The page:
North Korea reportedly told the US that it wants South Korea out of future nuclear talks.
This message was delivered to US Special Representative for North Korea Stephen Biegun in an informal US-North Korea contact before the surprise meeting of US President Donald Trump and North Korean leader Kim Jong-un in Panmunjom late last month.
The North Korean message recently conveyed by Biegun to some South Korean ruling party officials has made clear Pyongyang’s intent to supersede Seoul’s mediation.
According to Biegun, Pyongyang appears to want negotiations to proceed with speed in the form of a bilateral meeting.
Considering the North had told South Korean President Moon Jae-in “not to overstep his bounds to come between Pyongyang and Washington,” its latest demand does not sound unfamiliar.
South Korea was effectively excluded from the Panmunjom meeting. Though Trump met Kim on South Korean territory, Moon had little to do as a mediator.
The South Korean president said in a joint interview with news agencies that dialogue was going on between South and North Korea, but a senior official of the North Korean Foreign Ministry flatly denied the notion, saying there were no contacts at all. The official added that North Korea will never go through the mediation of the South Korean government.
If South Korea is excluded from negotiations on North Korean denuclearization, the talks may progress in an unwanted direction.
To make matters worse, opinions in the US that Washington should seek a small deal, or a phased denuclearization of North Korea, as an intermediate goal add to South Koreans’ anxiety over the country’s exclusion from denuclearization talks.
Officially, the US holds the position that it will maintain sanctions against North Korea until it is fully denuclearized.
US President Trump vowed not to rush nuclear negotiations, but he will likely speed them up to attain a certain intermediate goal.
Trump likely wants to show some diplomatic achievements to voters before next year’s presidential election, while Kim is desperate to get sanctions relief to revive his country’s economy.
A new idea has been taking shape inside the Trump administration that if it is difficult to attain the goal of complete denuclearization in a short period, it would be better to set a realistic second-best goal. That could be freezing the North Korean nuclear program and eliminating its rocket delivery systems, such as intercontinental ballistic missiles capable of reaching the US.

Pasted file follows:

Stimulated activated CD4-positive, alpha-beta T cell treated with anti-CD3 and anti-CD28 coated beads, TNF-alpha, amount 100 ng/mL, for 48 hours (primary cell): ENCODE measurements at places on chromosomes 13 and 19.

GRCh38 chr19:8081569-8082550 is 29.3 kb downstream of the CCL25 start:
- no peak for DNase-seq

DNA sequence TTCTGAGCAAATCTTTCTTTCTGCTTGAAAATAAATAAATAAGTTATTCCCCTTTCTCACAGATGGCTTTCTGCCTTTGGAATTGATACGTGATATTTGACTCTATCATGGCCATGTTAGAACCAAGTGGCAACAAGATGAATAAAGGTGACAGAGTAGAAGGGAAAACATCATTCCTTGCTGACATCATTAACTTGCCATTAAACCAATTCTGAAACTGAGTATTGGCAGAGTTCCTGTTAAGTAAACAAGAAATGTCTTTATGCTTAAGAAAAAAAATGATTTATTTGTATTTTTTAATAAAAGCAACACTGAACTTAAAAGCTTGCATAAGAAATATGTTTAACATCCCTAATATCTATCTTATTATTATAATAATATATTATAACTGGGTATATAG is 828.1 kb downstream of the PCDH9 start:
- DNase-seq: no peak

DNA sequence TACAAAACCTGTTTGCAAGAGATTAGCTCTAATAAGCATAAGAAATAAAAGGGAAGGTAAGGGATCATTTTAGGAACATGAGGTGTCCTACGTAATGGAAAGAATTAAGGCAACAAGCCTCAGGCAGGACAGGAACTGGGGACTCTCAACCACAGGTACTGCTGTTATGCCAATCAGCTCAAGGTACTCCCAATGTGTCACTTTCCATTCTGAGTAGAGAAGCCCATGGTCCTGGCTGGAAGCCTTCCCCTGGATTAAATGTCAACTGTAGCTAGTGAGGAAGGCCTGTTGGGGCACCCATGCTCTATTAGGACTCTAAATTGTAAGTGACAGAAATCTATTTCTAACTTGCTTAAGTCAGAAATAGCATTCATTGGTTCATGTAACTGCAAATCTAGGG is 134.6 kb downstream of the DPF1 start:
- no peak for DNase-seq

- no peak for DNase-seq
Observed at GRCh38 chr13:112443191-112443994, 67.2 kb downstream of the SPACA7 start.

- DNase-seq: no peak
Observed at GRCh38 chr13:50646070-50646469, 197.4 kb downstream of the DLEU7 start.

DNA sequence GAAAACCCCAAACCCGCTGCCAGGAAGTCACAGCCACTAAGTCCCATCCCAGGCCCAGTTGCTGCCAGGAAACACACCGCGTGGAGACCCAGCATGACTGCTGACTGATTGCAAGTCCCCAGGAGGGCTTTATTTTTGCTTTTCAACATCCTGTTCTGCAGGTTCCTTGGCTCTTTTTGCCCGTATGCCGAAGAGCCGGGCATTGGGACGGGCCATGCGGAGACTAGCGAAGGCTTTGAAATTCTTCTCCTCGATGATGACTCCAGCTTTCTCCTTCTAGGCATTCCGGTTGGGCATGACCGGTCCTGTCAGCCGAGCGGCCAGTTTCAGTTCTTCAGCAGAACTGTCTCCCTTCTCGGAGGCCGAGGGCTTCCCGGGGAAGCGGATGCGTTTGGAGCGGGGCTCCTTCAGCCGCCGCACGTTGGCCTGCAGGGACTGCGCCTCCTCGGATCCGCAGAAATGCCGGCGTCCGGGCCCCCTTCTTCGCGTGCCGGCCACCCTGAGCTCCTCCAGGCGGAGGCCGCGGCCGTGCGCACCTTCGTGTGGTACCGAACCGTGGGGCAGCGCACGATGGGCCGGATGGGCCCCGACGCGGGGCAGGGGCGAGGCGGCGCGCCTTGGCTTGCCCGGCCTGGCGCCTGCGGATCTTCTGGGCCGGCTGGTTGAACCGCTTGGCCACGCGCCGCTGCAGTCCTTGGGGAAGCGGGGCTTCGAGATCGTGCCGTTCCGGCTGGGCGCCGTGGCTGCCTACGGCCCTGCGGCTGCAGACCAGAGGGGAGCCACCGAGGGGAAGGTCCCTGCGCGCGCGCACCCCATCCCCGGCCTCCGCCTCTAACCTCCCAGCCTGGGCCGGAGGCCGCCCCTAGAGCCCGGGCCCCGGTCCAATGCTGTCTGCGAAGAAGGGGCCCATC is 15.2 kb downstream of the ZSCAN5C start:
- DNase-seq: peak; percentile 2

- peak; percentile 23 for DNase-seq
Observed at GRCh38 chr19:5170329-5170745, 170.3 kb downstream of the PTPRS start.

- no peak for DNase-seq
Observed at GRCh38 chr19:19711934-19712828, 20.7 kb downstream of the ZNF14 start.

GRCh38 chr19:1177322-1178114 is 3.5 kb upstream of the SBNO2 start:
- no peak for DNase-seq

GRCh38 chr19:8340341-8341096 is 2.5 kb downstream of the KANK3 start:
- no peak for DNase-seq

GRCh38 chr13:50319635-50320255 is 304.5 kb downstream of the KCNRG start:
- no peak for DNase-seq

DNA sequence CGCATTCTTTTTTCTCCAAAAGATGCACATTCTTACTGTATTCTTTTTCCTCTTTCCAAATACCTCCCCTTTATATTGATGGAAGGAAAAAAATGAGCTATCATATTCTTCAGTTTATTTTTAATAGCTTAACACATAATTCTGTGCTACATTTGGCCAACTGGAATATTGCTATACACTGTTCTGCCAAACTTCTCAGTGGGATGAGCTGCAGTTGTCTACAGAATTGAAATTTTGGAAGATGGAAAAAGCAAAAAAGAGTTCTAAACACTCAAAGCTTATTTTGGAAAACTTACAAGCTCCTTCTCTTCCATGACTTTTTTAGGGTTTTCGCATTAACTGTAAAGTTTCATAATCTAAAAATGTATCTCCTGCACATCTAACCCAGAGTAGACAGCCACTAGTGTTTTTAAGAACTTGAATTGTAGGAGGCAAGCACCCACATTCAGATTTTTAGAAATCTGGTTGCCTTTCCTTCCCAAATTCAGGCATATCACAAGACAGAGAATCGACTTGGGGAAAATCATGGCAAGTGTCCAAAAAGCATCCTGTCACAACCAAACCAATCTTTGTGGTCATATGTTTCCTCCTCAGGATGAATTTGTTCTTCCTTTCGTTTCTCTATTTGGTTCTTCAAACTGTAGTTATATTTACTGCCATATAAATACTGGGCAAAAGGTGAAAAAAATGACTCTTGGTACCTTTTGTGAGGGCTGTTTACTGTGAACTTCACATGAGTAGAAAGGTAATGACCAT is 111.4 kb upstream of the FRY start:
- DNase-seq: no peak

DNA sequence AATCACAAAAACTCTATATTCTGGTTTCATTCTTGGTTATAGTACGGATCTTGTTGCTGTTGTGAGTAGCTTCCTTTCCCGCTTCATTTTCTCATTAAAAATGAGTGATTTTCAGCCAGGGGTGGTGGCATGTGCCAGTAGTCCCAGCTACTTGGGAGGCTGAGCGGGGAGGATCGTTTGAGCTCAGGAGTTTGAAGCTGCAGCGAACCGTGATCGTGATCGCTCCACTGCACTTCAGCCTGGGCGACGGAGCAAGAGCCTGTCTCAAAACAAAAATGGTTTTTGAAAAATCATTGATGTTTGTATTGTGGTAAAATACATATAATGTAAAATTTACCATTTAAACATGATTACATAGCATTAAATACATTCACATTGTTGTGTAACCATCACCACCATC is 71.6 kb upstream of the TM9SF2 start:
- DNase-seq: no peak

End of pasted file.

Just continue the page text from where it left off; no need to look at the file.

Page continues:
Of course, a nuclear freeze by North Korea could be a realistic hurdle to clear on the way to complete denuclearization, but only if the US adheres to its official position and maintains sanctions until the final goal is attained.
But if Trump decides to settle for a nuclear freeze in light of the difficulty of realizing complete denuclearization before the presidential election, and then shows little interest in full denuclearization after the election is over, South Korea will face the worst-case scenario.
In this case, the US will be spared from the North’s nuclear threats, but South Korea will not.
That is what Kim aims for in trying to exclude South Korea from negotiations.
Once sanctions are relaxed in exchange for a nuclear freeze, it will likely become more difficult to take further steps later.
Once the North signs a nuclear freeze deal with the US, it is unclear whether the North will comply with the agreements faithfully.
If the US fails to advance negotiations beyond that intermediate goal, North Korea will become an unchallenged nuclear weapons state.
The Moon administration must not assume that this nightmare will not come true, and it would do well to prepare a plan B. Pyongyang will keep trying to bypass Seoul in the denuclearization talks, but the South must not be left out. It ought to ensure that its positions are reflected in the US-North Korea talks.
The US and the North are currently preparing to restart their talks, possibly this month. Now is the time for South Korea to step up efforts to strengthen cooperation with the US.
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